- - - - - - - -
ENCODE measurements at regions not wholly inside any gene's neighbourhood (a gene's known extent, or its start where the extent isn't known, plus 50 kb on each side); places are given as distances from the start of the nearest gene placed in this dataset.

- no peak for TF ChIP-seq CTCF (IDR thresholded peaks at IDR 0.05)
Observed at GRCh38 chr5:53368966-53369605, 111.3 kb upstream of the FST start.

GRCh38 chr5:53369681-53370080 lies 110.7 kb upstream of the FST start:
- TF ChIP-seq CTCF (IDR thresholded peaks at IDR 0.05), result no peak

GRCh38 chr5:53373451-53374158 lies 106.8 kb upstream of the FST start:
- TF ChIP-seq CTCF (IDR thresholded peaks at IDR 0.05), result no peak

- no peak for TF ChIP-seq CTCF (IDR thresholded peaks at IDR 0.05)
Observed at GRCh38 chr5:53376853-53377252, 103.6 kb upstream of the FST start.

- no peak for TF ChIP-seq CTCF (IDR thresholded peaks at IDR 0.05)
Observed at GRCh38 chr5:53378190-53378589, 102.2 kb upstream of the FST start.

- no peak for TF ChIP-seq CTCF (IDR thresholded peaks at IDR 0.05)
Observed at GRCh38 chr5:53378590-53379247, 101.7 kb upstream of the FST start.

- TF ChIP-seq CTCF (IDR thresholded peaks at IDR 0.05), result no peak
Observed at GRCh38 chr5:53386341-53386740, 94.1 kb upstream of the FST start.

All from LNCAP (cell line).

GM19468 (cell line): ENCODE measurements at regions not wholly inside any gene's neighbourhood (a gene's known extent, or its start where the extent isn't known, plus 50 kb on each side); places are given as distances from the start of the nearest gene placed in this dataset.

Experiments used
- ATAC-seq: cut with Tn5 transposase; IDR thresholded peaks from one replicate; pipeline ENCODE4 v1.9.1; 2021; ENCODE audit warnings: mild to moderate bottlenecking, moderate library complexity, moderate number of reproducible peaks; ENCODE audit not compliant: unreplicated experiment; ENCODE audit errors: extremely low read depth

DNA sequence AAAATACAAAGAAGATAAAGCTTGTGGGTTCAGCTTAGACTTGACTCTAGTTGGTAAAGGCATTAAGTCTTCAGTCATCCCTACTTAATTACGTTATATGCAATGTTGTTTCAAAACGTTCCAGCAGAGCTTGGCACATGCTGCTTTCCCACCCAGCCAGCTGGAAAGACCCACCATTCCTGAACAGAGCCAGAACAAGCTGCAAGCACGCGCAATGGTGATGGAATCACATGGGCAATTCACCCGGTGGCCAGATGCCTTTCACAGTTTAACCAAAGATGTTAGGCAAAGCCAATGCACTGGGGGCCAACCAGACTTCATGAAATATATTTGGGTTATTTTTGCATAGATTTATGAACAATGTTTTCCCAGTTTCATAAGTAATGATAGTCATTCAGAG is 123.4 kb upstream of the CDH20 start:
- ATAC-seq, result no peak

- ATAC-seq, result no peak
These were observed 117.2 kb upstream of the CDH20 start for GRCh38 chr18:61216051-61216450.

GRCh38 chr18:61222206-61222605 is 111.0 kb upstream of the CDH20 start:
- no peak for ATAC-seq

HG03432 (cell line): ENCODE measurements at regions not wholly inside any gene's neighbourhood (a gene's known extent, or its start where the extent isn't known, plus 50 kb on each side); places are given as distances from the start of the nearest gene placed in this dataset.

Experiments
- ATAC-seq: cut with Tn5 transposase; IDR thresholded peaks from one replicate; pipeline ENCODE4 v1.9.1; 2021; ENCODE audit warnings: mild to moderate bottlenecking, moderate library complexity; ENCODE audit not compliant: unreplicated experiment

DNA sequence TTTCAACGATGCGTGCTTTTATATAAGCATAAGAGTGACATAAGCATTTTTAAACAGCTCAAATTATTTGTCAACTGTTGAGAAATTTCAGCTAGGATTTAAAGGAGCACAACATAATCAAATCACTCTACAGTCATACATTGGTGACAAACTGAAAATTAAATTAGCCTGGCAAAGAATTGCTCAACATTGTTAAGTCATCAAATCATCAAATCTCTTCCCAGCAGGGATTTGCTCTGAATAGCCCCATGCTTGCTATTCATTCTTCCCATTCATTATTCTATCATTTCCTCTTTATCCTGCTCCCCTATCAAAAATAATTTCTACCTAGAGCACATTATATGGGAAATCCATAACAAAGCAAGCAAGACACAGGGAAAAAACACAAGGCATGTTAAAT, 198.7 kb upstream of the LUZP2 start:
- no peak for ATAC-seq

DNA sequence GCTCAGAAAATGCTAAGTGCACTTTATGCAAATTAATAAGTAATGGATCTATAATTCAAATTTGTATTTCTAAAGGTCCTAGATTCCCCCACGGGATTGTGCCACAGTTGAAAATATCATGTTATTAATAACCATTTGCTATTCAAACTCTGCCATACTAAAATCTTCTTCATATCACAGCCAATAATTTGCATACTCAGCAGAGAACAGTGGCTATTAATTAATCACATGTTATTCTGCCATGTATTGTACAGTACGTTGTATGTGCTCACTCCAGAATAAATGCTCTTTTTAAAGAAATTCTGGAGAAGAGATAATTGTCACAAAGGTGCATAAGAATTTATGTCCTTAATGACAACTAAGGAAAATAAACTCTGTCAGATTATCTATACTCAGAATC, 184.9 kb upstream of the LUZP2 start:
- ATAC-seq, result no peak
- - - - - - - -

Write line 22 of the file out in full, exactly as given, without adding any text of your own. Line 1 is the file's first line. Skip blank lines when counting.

- ATAC-seq, result no peak